Floyd the barber messaged me!
Let me explain the headline.
Allan Newsome, who portrays Floyd in various events around the country, came to Danville, Indiana, on a recent weekend as part of a Mayberry Days event.
For four years now, Allan and other tribute artists have traveled to Danville to portray Floyd, Goober, Barney and other characters from America’s favorite small-town TV show.
There are also a bunch of people who bring their 1960s-vintage Fords painted like Mayberry police cars to Danville. There is something unreal about seeing a line of Mayberry patrol cars parked outside the Hendricks County courthouse when you’re used to seeing just one Andy-and-Barney mobile at a time on the show.
Floyd (aka) Allan not only gave me an autograph but said he recognized me and then proceeded to pretend to cut my hair for a photo-op.
“Wonder how he knew who I was?” I asked my wife as we left Danville after an hour or so in Mayberry.
Well, we are friends on Facebook and I might have mentioned our Facebook Live morning news show.
A couple days later, I got a Facebook message from him: “Hey, Frank! It was good seeing you! Thanks for saying ‘hey’ to Floyd.”
For several years I drove to Crawfordsville six or seven days a week. Each trip was about an hour each way. Podcasts became a big part of my life.
I found Allan’s podcast, “Two Chairs, No Waiting,” based on Floyd’s Barber Shop.
I enjoyed the down-home themes of the podcast, the interviews with Jim Nabors (Gomer), George Lindsey (Goober) and the rest. I liked the bluegrass music by the Dillards (reminiscent of The Darlings on The Andy Griffith Show.)
Allan broadcasts from his home near Huntsville, Alabama. He always asked for listeners to call or write so one day I picked up my cellphone somewhere north of Clay County and left a voice mail. “Hey, Allan, this is Frank Phillips from Brazil … Indiana,” thinking someone in Alabama might not know there is a Brazil in Indiana and that might be funny to hear. (When you spend that much time on the road, it doesn’t take much to be a source of humor.) I left other comments as the months wore on.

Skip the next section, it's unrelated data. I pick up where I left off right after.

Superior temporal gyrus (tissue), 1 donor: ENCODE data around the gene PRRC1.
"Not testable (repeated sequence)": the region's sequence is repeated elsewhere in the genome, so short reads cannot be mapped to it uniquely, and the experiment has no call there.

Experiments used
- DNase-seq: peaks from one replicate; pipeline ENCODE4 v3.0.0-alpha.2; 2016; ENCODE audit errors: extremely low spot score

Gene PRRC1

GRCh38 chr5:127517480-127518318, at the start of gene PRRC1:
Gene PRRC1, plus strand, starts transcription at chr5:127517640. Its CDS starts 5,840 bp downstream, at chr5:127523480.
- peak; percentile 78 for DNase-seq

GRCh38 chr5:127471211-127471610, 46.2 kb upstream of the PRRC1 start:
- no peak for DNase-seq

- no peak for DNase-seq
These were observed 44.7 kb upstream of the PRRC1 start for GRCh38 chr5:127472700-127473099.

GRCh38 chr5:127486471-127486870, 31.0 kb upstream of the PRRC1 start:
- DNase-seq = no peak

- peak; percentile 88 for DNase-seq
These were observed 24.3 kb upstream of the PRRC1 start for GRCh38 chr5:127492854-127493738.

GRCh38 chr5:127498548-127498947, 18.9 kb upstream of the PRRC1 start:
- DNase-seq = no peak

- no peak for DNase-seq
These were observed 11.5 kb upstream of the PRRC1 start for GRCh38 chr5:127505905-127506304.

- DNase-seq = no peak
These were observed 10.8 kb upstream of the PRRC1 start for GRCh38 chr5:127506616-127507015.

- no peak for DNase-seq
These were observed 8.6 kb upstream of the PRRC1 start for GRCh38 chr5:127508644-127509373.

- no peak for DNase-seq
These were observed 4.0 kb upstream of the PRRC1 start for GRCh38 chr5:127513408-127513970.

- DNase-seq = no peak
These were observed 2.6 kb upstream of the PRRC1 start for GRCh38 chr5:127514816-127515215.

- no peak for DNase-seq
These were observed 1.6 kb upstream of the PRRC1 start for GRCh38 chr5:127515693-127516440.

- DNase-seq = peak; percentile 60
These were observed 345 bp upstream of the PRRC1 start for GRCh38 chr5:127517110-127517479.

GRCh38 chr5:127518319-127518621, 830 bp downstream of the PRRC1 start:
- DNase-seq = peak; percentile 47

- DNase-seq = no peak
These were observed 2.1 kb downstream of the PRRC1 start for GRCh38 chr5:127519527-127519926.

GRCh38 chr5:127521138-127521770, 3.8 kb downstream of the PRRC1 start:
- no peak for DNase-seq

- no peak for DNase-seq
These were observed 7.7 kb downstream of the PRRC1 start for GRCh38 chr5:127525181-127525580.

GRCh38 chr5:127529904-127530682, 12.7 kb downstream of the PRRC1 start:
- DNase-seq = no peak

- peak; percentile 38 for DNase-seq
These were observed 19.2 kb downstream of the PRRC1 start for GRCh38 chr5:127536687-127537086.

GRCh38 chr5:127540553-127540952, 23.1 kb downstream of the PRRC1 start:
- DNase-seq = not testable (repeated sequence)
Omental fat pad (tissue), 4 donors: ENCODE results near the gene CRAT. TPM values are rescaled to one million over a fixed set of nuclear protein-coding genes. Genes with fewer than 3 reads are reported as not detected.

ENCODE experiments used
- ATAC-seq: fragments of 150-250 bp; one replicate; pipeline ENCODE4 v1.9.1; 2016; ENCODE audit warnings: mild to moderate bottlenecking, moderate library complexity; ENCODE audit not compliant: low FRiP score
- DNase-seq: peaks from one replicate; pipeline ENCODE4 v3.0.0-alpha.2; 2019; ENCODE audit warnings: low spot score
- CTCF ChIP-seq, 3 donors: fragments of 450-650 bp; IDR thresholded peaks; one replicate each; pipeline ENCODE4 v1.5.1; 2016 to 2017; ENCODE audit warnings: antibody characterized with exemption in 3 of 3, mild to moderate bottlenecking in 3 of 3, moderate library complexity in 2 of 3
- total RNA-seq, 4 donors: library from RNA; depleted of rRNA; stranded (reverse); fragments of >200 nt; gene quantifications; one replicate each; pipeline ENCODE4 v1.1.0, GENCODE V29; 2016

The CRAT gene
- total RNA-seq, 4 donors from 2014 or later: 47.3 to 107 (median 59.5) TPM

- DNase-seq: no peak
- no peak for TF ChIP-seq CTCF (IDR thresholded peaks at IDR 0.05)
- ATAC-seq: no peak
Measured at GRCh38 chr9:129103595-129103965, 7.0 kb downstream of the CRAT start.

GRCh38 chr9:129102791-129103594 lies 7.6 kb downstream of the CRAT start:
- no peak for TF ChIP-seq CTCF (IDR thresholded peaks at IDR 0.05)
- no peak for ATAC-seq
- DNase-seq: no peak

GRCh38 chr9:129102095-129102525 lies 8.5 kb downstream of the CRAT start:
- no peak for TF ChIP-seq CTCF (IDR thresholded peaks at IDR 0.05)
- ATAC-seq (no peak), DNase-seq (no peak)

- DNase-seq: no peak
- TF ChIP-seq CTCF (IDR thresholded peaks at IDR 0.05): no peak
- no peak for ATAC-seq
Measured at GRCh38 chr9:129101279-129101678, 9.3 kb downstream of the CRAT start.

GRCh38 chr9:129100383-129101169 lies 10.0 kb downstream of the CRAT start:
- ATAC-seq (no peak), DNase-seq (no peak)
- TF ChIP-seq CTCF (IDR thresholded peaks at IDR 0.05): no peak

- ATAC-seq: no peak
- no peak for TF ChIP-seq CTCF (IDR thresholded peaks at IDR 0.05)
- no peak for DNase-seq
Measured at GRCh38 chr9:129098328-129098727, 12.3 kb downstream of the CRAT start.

Allan played one or two of my voice mails on his podcast and I wished we lived closer to the town where a Mayberry event was scheduled.
Eventually, I heard an interview about the Mayberry Café in Danville, Indiana. Then I learned about a Mayberry event coming there, a city practically outside my front door!
I told Linda about it and we decided “someday” we would go to the Mayberry event in Danville.
This year we made it!
It was fun. I’m used to taking photos and doing interviews at such gatherings. But Danville is far enough away from Brazil I could just go and enjoy life as a tourist.
Meeting Allan was at least as much fun as interviewing a former Miss America (Vonda Kay Van Dyke,) or singer Bobby Goldsboro or Gov. Eric Holcomb while he was running for the U.S. Senate. (Just kidding about the governor — politicians are not that much fun to meet.)
Everyone says they wish our country would get straightened out. Some try to do so through religion and building super mega churches. Others try to do so through working for political reform. And some try to do both at the same time.
Most of us would like to visit Mayberry, maybe spend a weekend there. Maybe move there.
Of course, Mayberry is a fictional town in North Carolina.
I believe I heard on Allan’s podcast that Andy Griffith once said Mayberry was a town in the 1940s and the 1960s at the same time.
While TV reported race riots and Vietnam protests in the 1960s in our world, the most trouble that Andy and Barney encountered was breaking up moonshine stills or teaching kids not to steal apples or break out the globes on street light poles.
Yes, most of us would like to live in Mayberry. Except there would be no Google, no Facebook, no Twitter, no podcasts.
It might be worth it.